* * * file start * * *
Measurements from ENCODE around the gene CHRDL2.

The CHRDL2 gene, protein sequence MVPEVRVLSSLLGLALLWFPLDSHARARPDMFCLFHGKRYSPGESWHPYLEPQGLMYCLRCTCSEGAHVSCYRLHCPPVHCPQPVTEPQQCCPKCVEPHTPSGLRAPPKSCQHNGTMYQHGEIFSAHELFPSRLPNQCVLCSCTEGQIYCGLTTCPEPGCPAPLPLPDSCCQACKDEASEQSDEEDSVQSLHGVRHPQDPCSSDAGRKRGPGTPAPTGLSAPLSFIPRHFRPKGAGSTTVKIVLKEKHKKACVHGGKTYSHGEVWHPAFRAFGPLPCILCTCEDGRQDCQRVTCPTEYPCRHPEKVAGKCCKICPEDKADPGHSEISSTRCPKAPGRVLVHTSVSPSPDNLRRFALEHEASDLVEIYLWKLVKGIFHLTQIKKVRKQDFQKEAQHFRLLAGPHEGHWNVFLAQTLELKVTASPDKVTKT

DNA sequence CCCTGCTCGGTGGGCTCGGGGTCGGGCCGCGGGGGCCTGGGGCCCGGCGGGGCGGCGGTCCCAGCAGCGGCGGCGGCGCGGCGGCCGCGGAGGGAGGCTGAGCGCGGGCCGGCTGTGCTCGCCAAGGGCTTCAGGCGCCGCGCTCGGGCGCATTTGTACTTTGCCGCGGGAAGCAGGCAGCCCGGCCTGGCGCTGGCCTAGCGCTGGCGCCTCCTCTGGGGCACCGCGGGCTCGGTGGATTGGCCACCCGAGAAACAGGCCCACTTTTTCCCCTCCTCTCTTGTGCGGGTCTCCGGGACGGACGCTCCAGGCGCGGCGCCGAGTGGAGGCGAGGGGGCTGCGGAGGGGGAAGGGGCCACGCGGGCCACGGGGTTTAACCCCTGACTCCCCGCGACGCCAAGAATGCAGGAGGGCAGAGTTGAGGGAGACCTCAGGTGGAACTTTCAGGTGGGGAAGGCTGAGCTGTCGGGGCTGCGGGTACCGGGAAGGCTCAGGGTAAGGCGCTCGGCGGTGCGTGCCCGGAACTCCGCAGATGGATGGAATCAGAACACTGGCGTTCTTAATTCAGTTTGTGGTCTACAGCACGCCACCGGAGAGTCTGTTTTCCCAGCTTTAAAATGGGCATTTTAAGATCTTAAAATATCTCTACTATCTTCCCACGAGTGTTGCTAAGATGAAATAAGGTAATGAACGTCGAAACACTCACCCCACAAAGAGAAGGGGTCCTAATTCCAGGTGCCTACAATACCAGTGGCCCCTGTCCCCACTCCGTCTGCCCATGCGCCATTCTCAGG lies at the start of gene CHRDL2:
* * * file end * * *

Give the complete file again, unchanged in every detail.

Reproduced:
Measurements from ENCODE around the gene CHRDL2.

The CHRDL2 gene, protein sequence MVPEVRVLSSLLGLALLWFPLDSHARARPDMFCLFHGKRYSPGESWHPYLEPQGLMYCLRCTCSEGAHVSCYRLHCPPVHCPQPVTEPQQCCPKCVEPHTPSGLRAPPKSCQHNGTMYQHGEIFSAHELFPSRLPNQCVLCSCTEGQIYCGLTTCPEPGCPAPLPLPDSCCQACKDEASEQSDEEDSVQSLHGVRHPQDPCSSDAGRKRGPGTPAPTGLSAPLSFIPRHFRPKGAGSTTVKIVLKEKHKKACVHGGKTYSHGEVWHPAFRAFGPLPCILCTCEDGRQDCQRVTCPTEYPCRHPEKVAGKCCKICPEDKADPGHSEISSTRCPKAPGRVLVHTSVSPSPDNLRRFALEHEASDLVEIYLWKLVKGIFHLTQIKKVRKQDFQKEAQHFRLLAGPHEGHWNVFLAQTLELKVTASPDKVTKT

DNA sequence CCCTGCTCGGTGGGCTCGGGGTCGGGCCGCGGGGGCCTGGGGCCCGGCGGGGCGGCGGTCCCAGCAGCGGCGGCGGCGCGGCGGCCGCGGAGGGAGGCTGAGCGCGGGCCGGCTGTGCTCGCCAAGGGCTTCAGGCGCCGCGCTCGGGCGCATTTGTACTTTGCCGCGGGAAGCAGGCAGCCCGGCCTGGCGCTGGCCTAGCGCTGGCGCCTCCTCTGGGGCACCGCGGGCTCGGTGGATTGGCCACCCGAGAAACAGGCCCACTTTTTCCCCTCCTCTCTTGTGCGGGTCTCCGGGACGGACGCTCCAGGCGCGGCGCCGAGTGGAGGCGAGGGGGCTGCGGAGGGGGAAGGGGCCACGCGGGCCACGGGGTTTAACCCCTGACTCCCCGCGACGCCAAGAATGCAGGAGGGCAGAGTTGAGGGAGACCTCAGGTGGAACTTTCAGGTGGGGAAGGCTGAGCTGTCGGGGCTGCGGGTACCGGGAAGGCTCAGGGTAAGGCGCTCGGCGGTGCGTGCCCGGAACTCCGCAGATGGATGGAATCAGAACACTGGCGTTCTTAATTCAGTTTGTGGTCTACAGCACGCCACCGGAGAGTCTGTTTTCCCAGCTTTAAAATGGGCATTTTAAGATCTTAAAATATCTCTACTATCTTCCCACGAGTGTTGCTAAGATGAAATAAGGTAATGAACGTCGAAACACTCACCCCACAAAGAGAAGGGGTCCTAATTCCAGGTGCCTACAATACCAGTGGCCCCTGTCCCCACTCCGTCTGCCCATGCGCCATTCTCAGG lies at the start of gene CHRDL2: